A new study has found that frequent and early exposure to diagnostic imaging such as CT scans and X-rays might shoot up the risk of testicular cancer among men. This research has been done by experts from Penn Medicine. Experts have seen a sudden increase in testicular germ cell tumor (TGCT) incidents in the last three or four decades. They have hinted that it might be an outcome of environmental exposure. However, experts have not been able to identify a specific risk factor behind the dreaded disease. The senior author of the study Dr. Katherine L Nathanson has said that the rapid use of diagnostic radiation below the waistline among men in the past decades might have contributed to the rise of the disease. The data shows that radiation is a major risk factor for causing cancer as it harms DNA. This study has been released in the journal PLOS ONE.
The lead author of the study has said that when cells are not able to repair the damaged DNA, it might lead to a cancer-causing genetic mutation. As per the report, TGCT is one of the most common types of cancers among men in the US and Europe. Men in the age range of 15 to 45 years are affected by this type of cancer. The rate of TGCT cancer has shot up from 3 out of 100000 men in 1975 to 6 out of 100000 men in 2019. Experts believe that nearly 9500 people will be affected by this type of cancer towards the end of this year. In the latest study, experts have done an observational analysis of 1246 men who have been in the age group of 18 to 55 years. All the participants have been asked to fill up a questionnaire, which has elicited information on known or potential risk factors for testicular cancer and the number of diagnostic imaging during their lifetime including the location of the body and frequency of exposures before their diagnosis. Experts have taken samples of the tumor as well during the study.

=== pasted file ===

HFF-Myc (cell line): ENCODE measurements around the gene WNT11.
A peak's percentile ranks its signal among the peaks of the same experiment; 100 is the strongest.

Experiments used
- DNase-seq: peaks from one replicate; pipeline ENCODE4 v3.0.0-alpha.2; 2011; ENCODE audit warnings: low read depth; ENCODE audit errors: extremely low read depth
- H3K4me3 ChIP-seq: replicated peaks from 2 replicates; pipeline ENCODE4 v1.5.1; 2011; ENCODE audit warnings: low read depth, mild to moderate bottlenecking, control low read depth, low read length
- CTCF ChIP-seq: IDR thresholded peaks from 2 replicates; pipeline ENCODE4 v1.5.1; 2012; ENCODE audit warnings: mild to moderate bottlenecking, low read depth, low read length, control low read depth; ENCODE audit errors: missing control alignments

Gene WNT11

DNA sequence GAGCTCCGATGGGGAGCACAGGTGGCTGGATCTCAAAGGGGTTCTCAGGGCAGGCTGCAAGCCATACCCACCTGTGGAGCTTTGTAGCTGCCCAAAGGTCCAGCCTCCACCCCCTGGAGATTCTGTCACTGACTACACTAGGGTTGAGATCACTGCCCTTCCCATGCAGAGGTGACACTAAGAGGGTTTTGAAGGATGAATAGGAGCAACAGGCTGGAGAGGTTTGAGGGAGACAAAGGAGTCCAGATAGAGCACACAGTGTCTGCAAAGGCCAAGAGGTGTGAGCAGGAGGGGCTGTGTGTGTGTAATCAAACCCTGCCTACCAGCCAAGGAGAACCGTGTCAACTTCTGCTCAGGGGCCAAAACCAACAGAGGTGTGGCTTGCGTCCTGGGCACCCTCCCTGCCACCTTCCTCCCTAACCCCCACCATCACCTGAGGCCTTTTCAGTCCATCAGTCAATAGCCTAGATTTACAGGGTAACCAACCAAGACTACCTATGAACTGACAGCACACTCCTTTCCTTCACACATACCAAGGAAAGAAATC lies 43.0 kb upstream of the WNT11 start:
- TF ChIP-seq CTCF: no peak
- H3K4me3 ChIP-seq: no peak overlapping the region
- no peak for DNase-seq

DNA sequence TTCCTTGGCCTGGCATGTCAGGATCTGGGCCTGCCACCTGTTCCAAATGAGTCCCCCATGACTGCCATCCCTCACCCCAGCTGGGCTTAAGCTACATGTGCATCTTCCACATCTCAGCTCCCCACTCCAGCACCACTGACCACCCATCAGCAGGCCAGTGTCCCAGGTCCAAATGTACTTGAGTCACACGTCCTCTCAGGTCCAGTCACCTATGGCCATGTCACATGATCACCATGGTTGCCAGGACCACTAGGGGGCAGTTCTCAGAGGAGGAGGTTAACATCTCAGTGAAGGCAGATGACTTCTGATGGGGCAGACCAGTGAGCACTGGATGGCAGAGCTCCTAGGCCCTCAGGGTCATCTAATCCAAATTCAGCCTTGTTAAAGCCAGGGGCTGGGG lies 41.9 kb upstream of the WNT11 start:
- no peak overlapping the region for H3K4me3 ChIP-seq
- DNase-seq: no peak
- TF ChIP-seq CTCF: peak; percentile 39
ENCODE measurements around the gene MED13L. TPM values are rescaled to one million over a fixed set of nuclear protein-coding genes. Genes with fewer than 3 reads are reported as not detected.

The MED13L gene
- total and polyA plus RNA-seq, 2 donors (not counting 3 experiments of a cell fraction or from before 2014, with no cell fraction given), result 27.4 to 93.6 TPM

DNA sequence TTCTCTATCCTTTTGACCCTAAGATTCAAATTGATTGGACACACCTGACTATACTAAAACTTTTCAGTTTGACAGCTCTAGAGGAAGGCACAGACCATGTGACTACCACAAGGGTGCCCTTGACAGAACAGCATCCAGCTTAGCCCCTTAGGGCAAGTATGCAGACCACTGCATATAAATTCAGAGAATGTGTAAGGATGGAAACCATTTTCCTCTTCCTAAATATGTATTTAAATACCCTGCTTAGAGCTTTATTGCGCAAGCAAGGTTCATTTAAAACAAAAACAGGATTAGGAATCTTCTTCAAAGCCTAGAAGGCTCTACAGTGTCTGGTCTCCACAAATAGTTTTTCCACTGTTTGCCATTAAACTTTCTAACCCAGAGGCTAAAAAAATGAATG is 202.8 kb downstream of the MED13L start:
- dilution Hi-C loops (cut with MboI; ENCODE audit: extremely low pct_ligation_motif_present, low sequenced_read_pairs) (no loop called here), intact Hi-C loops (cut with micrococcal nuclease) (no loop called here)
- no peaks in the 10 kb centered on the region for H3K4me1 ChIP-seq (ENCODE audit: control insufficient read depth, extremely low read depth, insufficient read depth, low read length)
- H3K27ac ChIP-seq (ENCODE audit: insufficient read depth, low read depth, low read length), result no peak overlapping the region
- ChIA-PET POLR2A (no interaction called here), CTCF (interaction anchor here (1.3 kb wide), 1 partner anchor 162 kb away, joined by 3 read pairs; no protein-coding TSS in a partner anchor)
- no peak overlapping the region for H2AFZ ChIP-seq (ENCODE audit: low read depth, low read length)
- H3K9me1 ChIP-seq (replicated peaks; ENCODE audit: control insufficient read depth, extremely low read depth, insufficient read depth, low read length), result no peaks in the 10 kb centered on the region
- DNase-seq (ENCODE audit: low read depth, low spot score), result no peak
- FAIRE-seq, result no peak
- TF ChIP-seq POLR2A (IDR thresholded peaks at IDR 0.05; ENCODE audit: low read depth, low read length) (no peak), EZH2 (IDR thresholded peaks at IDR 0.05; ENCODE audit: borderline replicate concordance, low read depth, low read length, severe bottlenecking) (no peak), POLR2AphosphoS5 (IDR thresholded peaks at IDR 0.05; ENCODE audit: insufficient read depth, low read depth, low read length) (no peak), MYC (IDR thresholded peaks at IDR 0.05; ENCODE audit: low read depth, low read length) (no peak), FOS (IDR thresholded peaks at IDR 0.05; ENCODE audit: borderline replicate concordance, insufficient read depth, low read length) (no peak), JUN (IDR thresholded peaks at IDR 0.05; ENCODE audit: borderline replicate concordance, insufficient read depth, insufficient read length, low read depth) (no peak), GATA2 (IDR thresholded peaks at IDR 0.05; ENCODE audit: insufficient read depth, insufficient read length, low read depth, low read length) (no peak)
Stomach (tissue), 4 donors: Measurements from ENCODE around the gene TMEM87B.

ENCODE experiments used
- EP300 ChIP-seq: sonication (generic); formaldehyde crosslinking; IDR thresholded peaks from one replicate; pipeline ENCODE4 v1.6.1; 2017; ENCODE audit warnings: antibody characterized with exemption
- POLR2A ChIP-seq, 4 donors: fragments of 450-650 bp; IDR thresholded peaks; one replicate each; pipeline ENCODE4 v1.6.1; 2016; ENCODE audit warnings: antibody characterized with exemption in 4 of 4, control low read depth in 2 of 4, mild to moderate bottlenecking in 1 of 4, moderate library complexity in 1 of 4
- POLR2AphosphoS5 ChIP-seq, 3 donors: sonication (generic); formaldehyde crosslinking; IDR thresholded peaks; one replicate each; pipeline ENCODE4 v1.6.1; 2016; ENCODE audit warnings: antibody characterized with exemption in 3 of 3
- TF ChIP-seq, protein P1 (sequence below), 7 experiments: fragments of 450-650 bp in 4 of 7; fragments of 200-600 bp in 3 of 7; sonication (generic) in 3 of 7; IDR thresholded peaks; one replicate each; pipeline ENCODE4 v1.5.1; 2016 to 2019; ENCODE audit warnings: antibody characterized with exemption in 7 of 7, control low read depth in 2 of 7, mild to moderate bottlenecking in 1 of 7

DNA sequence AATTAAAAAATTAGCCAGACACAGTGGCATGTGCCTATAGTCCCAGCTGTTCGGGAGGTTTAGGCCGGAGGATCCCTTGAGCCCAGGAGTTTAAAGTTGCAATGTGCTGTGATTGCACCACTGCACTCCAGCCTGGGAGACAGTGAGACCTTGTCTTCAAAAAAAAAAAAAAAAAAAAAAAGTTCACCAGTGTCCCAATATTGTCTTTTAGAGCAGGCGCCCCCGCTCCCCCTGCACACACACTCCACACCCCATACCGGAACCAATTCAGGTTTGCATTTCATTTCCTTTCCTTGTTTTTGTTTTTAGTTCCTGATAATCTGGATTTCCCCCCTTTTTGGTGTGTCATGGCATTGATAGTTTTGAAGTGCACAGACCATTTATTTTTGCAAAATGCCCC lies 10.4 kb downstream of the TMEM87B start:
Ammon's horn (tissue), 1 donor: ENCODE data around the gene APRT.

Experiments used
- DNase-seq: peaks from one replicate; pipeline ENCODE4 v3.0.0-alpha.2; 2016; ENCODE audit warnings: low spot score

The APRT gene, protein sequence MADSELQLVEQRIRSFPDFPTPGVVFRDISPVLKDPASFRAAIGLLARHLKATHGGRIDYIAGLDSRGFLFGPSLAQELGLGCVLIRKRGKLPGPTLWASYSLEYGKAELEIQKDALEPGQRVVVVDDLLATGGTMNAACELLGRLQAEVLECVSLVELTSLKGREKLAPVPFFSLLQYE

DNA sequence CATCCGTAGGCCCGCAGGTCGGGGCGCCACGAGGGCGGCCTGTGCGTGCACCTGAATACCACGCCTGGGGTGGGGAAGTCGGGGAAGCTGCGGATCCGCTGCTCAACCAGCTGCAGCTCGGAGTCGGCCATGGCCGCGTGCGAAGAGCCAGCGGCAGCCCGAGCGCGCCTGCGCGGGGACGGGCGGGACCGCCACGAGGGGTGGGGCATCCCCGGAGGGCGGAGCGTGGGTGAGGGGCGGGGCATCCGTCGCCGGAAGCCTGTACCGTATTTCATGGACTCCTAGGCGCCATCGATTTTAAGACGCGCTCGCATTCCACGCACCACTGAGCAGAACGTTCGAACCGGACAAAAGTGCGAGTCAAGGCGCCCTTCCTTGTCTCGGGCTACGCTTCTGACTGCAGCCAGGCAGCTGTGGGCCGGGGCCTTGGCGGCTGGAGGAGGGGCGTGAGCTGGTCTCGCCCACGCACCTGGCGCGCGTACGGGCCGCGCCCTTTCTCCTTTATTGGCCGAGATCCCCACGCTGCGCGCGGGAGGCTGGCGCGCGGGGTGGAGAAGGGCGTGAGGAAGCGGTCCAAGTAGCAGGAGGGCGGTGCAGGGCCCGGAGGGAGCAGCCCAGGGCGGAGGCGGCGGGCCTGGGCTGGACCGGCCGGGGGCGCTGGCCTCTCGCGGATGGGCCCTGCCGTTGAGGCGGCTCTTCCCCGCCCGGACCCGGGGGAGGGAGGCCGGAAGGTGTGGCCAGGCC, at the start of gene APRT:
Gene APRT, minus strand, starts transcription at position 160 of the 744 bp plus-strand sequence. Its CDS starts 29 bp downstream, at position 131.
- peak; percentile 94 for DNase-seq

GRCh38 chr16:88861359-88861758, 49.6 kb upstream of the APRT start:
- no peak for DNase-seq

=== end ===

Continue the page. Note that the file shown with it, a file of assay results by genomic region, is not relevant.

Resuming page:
Scientists have adjusted the risk factors for testicular cancers such as family history, cryptorchidism, race, age, and other factors before concluding the study. They have found that people who have reported at least three exposures to x-ray, including a colon x-ray and CT scan under the waistline have been at a higher risk of testicular cancer as compared to those men who do not have such exposures. Participants, who have been exposed to diagnostic radiation three or more times, have been at a 59 percent increased risk of TGCT as compared to those with no exposure to such radiation. People who have been exposed to diagnostic radiation within the first 10 years of their lives have been at a greater risk of testicular cancer, whereas people who have been exposed to this radiation at the age of 18 years or later are at a lower risk of the disease, said the experts. Considering the findings of the study, health experts have advised that people should dodge avoidable diagnostic radiation exposure.